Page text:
The Sovereignty of Good

by Iris Murdoch

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The Sovereignty of Good opens by critically examining certain assumptions that Murdoch believes modern philosophers have failed to assess adequately. The target of Murdoch’s attention is the work of philosopher Stuart Hampshire, author of Thought and Action (1959), whose ideas she regards as “fairly central and typical,” yet of greater benefit than most since they “state and elaborate what in many modern moral philosophers is simply taken for granted.”

Murdoch finds Hampshire arguing first, that the self can be identified with the will; second, that thought and belief are separable from will and action; and third, that the human being should be understood through the metaphor of movement. Murdoch challenges all these positions, which are, she argues, based upon an implausible picture of human nature, one that is inattentive to the historical complexity of actual persons’ lives. Furthermore, because these ideas confuse the moral world with the world of science, the moral life is reduced to almost exclusive concern with the will and with outward observable acts. For Murdoch, this view overlooks the positive role that thought and belief play for the developing moral personality.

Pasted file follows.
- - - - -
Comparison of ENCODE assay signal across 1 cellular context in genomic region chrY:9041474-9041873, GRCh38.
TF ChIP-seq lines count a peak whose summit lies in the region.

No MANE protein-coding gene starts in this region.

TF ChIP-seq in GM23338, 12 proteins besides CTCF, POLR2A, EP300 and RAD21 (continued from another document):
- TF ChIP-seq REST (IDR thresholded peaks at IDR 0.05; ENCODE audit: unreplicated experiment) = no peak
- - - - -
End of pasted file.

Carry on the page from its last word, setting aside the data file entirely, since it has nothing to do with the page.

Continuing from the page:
In response to Hampshire, Murdoch proceeds to reconceive several notions important to ethics. Her task, like that of the artist, is to clarify what is real and what is illusion in the moral life. The Sovereignty of Good does not offer “new” ideas, if by that is meant Murdoch has a new theory of personality to advance. Actually, what Murdoch does is to reclaim a way of conceiving ethics long out of favor with professional philosophers. She argues for reestablishing at the heart of moral thinking the practical ethics of virtue which were so central to the ancient Greek philosophers, particularly Plato and Aristotle. Finding the modern conceptions of the self inadequate, Murdoch offers a revision in contemporary thinking about such topics as the meaning of the will, freedom, and goodness itself.